2 Read around your course book.
You know both your course book and your students’ general interests. Read through the contents page to see what topics you are going to cover, and then have a look at our readers catalogue to see which books fit best with the themes.
3 Read around themes.
If you would like to be more flexible, dedicate a lesson to planning together with your groups at the beginning of the year. Come up with 12 topics your students are interested in, such as sports, space, nature, animals, detectives, adventure and travel. Then find readers which focus on or include your chosen topics.
4 Read a variety of genres.
Graded readers allow your students to read comfortably at their current reading level but it is always a good idea to introduce a variety of texts. Poems, graphic novels, plays and short stories can all be introduced (just remember to check the levels first and pre-teach/activate Download our Reading Planner and challenge yourself to read as many genres as possible. Although it is not essential to finish every novel that you start reading, try to tick off a genre only when you have completed the reading. You and your students can decide to read 12 pieces of literature this year, and remind yourselves that being an overachiever in reading is not a bad thing.
5 Discover new authors.
You might love crime fiction and have not read many historical novels. You might have read a lot of American authors, but you do not know many Australian ones. It is time to discover new names and new styles. Ask your students for book recommendations, and talk about who their favourite authors are.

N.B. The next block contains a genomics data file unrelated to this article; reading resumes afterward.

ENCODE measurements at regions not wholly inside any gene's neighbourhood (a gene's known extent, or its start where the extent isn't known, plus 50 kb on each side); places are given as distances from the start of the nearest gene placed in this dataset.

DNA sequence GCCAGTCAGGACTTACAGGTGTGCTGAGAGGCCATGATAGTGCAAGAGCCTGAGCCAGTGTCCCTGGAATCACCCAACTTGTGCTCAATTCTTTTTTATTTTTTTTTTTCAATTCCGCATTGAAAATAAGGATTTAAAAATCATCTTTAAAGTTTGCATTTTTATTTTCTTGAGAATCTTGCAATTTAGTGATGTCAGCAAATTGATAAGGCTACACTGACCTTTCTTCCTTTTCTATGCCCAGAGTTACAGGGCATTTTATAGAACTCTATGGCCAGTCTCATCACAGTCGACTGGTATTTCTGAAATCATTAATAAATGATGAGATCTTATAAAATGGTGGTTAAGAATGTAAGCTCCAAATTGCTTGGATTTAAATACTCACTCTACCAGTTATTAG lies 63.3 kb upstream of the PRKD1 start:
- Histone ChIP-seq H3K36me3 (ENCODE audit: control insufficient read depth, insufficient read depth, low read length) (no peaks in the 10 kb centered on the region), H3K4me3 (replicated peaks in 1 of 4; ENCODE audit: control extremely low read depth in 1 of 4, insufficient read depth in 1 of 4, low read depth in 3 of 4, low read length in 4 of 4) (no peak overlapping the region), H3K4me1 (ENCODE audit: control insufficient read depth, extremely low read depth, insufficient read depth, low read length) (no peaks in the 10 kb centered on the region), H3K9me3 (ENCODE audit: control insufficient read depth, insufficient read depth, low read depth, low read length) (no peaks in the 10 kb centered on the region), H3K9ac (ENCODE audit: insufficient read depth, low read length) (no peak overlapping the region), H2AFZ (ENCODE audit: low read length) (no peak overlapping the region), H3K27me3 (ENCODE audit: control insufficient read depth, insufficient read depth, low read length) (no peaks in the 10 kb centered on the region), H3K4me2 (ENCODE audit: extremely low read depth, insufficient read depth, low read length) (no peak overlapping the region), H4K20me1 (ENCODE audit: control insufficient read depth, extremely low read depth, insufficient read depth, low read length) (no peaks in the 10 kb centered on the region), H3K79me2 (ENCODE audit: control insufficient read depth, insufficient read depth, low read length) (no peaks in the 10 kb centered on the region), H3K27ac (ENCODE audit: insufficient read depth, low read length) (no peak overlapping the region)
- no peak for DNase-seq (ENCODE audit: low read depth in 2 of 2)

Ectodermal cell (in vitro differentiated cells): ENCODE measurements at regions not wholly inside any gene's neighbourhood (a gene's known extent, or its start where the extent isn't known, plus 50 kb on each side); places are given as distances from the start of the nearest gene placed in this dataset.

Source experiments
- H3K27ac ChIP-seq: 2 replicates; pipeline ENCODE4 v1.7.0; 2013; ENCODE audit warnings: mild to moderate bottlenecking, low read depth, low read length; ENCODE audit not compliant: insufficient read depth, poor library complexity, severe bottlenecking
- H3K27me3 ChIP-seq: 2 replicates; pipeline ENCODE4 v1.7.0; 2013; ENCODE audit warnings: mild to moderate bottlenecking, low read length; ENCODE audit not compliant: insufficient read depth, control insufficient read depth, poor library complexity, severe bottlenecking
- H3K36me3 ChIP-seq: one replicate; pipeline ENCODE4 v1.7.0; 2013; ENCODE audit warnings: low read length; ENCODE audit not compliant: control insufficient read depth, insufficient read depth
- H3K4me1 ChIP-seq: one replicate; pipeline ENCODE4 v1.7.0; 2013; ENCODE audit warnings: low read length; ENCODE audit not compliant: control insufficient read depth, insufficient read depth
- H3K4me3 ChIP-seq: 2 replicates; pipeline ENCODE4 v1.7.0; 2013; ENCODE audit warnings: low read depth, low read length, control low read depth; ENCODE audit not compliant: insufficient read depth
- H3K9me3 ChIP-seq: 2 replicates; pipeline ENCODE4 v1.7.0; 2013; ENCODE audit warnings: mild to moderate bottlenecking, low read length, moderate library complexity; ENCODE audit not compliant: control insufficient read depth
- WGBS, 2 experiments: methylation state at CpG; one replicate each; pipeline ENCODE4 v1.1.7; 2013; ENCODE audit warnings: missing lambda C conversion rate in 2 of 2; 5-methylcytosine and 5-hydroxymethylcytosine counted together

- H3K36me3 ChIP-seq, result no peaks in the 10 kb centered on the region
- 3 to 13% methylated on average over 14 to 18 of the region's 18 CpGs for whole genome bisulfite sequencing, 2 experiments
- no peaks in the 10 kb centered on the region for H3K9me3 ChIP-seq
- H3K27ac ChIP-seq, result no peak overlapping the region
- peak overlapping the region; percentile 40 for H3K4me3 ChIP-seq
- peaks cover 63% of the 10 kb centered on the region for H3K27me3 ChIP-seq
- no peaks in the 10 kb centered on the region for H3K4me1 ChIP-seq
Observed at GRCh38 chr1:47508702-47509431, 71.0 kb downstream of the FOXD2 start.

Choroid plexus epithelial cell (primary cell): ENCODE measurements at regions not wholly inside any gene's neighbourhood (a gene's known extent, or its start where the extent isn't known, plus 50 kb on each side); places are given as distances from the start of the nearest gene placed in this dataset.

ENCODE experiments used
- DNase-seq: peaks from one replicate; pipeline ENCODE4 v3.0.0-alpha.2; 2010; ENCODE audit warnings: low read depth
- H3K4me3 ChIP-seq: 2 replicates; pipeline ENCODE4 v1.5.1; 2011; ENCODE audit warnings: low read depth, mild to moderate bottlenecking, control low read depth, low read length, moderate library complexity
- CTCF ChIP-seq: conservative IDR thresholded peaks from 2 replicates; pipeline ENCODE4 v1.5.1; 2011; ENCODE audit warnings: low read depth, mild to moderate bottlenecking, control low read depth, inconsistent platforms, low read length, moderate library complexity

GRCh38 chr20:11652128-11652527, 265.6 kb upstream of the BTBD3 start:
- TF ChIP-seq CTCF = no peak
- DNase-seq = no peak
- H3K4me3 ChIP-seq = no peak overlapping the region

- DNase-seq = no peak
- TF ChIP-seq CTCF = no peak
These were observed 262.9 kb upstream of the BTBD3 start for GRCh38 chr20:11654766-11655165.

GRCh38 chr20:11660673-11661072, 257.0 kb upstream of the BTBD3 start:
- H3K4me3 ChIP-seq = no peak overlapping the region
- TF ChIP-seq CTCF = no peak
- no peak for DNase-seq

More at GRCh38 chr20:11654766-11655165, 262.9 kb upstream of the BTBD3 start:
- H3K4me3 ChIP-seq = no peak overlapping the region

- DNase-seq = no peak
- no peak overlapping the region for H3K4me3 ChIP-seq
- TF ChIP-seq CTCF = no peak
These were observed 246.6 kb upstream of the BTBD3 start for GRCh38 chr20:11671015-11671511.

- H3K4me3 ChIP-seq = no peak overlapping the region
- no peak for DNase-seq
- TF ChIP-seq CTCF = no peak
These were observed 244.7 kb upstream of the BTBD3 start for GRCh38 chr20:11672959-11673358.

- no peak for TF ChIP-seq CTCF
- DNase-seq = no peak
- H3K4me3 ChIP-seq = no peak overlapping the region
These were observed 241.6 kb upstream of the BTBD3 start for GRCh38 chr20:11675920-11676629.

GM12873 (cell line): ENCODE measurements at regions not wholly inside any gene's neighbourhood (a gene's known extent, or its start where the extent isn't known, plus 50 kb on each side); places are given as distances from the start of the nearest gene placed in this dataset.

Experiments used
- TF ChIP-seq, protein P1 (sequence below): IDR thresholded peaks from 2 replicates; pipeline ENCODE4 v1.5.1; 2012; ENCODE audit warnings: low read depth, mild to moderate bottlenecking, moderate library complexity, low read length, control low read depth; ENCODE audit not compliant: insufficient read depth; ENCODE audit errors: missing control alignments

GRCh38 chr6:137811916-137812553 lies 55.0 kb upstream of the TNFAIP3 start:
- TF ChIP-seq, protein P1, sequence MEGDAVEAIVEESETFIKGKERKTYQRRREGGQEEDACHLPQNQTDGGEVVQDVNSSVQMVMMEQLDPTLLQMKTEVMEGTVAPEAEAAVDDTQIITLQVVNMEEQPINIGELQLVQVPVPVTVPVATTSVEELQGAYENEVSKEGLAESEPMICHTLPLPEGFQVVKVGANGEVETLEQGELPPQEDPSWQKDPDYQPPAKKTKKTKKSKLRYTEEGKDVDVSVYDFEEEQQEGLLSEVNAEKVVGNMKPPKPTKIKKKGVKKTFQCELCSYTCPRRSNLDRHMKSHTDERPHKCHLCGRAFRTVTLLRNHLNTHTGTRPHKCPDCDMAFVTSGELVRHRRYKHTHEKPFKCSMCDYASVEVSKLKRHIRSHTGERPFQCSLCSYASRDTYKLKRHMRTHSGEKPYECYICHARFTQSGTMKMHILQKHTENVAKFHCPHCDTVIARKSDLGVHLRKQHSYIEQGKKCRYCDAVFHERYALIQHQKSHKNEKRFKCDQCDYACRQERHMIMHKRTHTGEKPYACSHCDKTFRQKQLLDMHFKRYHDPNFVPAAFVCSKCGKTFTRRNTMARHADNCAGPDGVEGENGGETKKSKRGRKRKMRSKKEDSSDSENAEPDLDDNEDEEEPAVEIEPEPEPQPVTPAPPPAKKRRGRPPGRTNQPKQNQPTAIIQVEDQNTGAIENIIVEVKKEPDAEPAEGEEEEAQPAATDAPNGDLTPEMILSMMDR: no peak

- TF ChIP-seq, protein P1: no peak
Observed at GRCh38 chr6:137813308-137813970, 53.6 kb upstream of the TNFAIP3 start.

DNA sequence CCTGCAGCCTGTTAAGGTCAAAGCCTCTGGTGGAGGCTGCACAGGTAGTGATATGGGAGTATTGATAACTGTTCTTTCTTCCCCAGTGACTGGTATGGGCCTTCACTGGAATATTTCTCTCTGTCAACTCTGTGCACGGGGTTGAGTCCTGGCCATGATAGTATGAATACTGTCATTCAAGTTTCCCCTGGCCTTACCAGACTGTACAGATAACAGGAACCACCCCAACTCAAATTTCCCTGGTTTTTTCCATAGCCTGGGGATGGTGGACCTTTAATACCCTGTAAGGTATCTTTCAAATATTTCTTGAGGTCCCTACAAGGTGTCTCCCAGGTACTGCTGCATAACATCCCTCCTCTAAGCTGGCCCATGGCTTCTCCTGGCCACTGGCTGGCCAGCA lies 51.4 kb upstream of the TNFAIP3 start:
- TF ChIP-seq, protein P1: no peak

Three practical tips
1 Book Clubs and Reading Groups
You can motivate your students to read more if you create reading groups or set up a book club based on your students’ interests. If you find it hard to have enough students in the same group, students with different interests can inspire each other, and you can ask them to pick books for each other. Ask them to keep a reading group diary in a notebook or on their mobile phones. The trick is to keep checking on their progress and make it part of your weekly or monthly routine.
Check out our Book Club posts and resources for more tips:
2 Online reading ideas
We have learnt that we need to be ready to go online and offline without much notice. It’s a good idea to combine both approaches as it can motivate your students to engage more.
Visit our blog posts online and collaborative reading for some fun ideas:
- Collaborative projects online
- Get creative: offline and online projects for language learners
- Online storytelling tips for teachers
- Using online games with young learners
3 Set up a classroom or a school library
If you decide to make it a year of reading, it’s a good idea to create a library which can be used by future classes!
We have a series of blog posts which help you set up and manage a classroom library. Check them out now:
- A love of libraries: library activities for young learners
- A love of libraries: get active with library tasks
- A love of libraries: 9 steps towards building your classroom library
- A love of libraries: 10 things to consider when building a classroom library